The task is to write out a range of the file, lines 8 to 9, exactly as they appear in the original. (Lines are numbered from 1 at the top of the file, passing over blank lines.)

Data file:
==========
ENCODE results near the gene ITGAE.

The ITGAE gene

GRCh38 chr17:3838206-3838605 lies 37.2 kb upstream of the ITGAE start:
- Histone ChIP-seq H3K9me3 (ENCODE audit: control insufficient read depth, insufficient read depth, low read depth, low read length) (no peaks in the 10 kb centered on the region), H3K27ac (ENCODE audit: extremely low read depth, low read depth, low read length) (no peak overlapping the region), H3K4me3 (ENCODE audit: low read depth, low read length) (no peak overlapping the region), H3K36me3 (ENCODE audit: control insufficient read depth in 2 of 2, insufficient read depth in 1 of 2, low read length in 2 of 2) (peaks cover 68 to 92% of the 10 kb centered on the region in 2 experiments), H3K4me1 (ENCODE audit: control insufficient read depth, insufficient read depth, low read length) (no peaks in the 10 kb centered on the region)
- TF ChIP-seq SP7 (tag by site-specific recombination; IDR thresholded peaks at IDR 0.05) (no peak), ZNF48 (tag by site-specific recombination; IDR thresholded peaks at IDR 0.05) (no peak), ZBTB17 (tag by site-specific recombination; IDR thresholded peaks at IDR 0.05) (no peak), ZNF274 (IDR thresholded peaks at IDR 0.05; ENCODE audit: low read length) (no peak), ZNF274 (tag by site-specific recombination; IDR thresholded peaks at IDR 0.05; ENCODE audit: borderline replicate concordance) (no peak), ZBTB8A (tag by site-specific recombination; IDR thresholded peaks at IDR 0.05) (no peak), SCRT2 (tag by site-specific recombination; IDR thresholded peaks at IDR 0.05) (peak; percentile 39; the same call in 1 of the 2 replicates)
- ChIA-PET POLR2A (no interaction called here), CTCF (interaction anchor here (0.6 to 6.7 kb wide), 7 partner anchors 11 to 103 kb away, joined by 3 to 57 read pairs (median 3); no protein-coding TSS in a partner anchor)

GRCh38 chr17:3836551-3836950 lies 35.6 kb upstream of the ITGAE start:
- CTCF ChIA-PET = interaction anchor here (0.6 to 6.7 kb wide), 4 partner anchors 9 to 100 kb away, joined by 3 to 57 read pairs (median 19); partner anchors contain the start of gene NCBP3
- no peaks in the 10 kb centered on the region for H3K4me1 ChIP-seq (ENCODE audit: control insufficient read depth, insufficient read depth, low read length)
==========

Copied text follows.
- CTCF ChIA-PET = interaction anchor here (0.6 to 6.7 kb wide), 4 partner anchors 9 to 100 kb away, joined by 3 to 57 read pairs (median 19); partner anchors contain the start of gene NCBP3
- no peaks in the 10 kb centered on the region for H3K4me1 ChIP-seq (ENCODE audit: control insufficient read depth, insufficient read depth, low read length)